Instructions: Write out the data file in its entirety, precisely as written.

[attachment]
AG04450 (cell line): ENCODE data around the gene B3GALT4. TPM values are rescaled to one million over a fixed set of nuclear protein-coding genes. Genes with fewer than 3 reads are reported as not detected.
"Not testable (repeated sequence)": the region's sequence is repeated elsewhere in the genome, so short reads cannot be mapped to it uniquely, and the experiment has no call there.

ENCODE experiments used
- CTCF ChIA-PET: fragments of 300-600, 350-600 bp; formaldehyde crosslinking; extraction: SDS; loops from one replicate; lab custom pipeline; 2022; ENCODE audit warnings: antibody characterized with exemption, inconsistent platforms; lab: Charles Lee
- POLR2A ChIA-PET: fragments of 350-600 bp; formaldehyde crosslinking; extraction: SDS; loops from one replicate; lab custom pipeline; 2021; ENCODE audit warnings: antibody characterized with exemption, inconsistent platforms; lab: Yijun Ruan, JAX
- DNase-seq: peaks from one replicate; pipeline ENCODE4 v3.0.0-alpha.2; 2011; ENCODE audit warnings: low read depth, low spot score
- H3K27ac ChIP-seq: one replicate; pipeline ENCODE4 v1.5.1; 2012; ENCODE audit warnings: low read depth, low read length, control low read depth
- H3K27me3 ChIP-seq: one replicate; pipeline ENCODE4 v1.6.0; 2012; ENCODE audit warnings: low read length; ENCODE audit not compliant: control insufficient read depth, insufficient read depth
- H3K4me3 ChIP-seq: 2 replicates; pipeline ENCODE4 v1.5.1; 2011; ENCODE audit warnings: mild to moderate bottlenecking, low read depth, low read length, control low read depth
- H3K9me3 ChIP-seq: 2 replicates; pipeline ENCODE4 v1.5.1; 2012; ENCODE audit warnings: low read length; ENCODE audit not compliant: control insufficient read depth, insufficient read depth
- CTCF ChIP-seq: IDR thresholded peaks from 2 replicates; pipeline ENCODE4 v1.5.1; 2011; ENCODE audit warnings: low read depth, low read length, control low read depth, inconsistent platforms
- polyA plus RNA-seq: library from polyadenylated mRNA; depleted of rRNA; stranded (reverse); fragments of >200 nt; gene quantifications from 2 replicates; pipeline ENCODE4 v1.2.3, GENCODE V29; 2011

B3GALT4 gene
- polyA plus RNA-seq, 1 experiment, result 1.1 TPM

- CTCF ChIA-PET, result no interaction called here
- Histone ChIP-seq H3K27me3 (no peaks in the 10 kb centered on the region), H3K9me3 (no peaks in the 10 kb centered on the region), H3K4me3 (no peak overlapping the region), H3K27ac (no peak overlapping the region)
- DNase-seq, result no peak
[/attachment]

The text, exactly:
AG04450 (cell line): ENCODE data around the gene B3GALT4. TPM values are rescaled to one million over a fixed set of nuclear protein-coding genes. Genes with fewer than 3 reads are reported as not detected.
"Not testable (repeated sequence)": the region's sequence is repeated elsewhere in the genome, so short reads cannot be mapped to it uniquely, and the experiment has no call there.

ENCODE experiments used
- CTCF ChIA-PET: fragments of 300-600, 350-600 bp; formaldehyde crosslinking; extraction: SDS; loops from one replicate; lab custom pipeline; 2022; ENCODE audit warnings: antibody characterized with exemption, inconsistent platforms; lab: Charles Lee
- POLR2A ChIA-PET: fragments of 350-600 bp; formaldehyde crosslinking; extraction: SDS; loops from one replicate; lab custom pipeline; 2021; ENCODE audit warnings: antibody characterized with exemption, inconsistent platforms; lab: Yijun Ruan, JAX
- DNase-seq: peaks from one replicate; pipeline ENCODE4 v3.0.0-alpha.2; 2011; ENCODE audit warnings: low read depth, low spot score
- H3K27ac ChIP-seq: one replicate; pipeline ENCODE4 v1.5.1; 2012; ENCODE audit warnings: low read depth, low read length, control low read depth
- H3K27me3 ChIP-seq: one replicate; pipeline ENCODE4 v1.6.0; 2012; ENCODE audit warnings: low read length; ENCODE audit not compliant: control insufficient read depth, insufficient read depth
- H3K4me3 ChIP-seq: 2 replicates; pipeline ENCODE4 v1.5.1; 2011; ENCODE audit warnings: mild to moderate bottlenecking, low read depth, low read length, control low read depth
- H3K9me3 ChIP-seq: 2 replicates; pipeline ENCODE4 v1.5.1; 2012; ENCODE audit warnings: low read length; ENCODE audit not compliant: control insufficient read depth, insufficient read depth
- CTCF ChIP-seq: IDR thresholded peaks from 2 replicates; pipeline ENCODE4 v1.5.1; 2011; ENCODE audit warnings: low read depth, low read length, control low read depth, inconsistent platforms
- polyA plus RNA-seq: library from polyadenylated mRNA; depleted of rRNA; stranded (reverse); fragments of >200 nt; gene quantifications from 2 replicates; pipeline ENCODE4 v1.2.3, GENCODE V29; 2011

B3GALT4 gene
- polyA plus RNA-seq, 1 experiment, result 1.1 TPM

- CTCF ChIA-PET, result no interaction called here
- Histone ChIP-seq H3K27me3 (no peaks in the 10 kb centered on the region), H3K9me3 (no peaks in the 10 kb centered on the region), H3K4me3 (no peak overlapping the region), H3K27ac (no peak overlapping the region)
- DNase-seq, result no peak